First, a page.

Cold Hemagglutinin DiseasePathologic Cold Auto Antibody • Chronic • Idiopathic: No known cause • Acute/transient secondary to infectious disease or condition • Mycoplasma pneumoniae or Infectious Mono • Paroxysmal Cold Hemoglobinuria • Table 21-6, page 443 Harmening
Cold Hemagglutinin DiseasePathologic Cold Auto Antibody Chronic: • Often seen in elderly patients • Tends to be associated with Lymphoma, CLL, Waldenstroms macroglobulinemia • Increased Erythrocyte Sedimentation Rate (ESR) • Raynaud’s syndrome and hemoglobinuria seen during cold weather
Cold Hemagglutinin DiseasePathologic Cold Auto Antibody Acute/Transient • Often secondary to lymphoproliferative disease (lymphoma) or Mycoplasma pneumonia infections (anti-I specificity) • Also seen in patients with Infectious Mononucleosis with anti-i specificity. • Transient: When infectious process is complete auto antibodies fade.
Cold Hemagglutinin DiseasePathologic Cold Auto Antibody Paroxysmal Cold Hemoglobinuria • Auto-Antibody with anti-P specificity • Antibody is a Biphasic IgG class antibody that binds complement at cold temperatures and lyses red cells at warm temperatures • Donath-Landstiener test is confirmatory for PCH (Refer to P Blood Group Lecture)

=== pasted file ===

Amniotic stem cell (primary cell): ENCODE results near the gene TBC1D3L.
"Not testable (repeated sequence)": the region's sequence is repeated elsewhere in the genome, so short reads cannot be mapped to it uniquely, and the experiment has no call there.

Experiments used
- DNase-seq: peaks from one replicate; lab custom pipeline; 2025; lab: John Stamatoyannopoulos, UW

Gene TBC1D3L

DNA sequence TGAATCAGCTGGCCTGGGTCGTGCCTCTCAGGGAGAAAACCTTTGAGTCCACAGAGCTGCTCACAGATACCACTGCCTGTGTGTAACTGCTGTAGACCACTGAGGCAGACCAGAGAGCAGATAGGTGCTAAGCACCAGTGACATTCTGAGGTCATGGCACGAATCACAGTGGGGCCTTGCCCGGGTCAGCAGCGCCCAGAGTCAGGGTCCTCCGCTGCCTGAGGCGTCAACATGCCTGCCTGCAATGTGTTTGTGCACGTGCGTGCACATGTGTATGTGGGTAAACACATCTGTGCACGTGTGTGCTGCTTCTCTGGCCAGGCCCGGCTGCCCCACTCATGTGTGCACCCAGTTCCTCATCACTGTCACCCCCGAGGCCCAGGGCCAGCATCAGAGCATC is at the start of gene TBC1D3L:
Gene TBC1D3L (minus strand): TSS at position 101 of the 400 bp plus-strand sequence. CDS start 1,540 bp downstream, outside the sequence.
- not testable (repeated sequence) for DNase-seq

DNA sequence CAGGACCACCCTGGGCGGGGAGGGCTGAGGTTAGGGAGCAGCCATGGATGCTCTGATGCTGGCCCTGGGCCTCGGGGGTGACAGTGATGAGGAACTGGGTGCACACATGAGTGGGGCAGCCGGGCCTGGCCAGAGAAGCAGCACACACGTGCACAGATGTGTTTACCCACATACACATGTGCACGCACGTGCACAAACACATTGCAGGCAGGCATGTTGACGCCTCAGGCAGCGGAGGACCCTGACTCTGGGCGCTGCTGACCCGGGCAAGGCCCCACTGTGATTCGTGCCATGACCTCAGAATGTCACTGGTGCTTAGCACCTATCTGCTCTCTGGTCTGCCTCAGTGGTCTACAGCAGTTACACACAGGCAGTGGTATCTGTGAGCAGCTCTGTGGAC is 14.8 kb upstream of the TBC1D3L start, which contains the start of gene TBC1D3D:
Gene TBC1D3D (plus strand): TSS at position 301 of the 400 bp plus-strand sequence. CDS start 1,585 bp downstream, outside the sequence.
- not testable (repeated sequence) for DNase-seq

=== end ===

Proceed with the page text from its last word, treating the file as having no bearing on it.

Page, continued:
Effects of Cold AutoAntibodies on Laboratory Testing Forward ABO Grouping • If cells are heavily coated with auto-antibody, they may spontaneously agglutinate on forward grouping. How is this corrected? • Pre-warming all reagents and patient samples. • In extreme cases may need to chloroquin treat patient red cells to remove auto-antibody from cell surface.
Effects of Cold AutoAntibodies on Laboratory Testing ABO Reverse Grouping • Cold auto antibody can agglutinate Reagent red cells due to testing at room temperature How is this corrected? • Pre-warming serum and reagent RBC’s • High titer antibody? May need to auto absorb patient serum. Rh Typing • If Weak D testing is required may get False Positive using polyspecific AHG: correct using Monospecific AHG.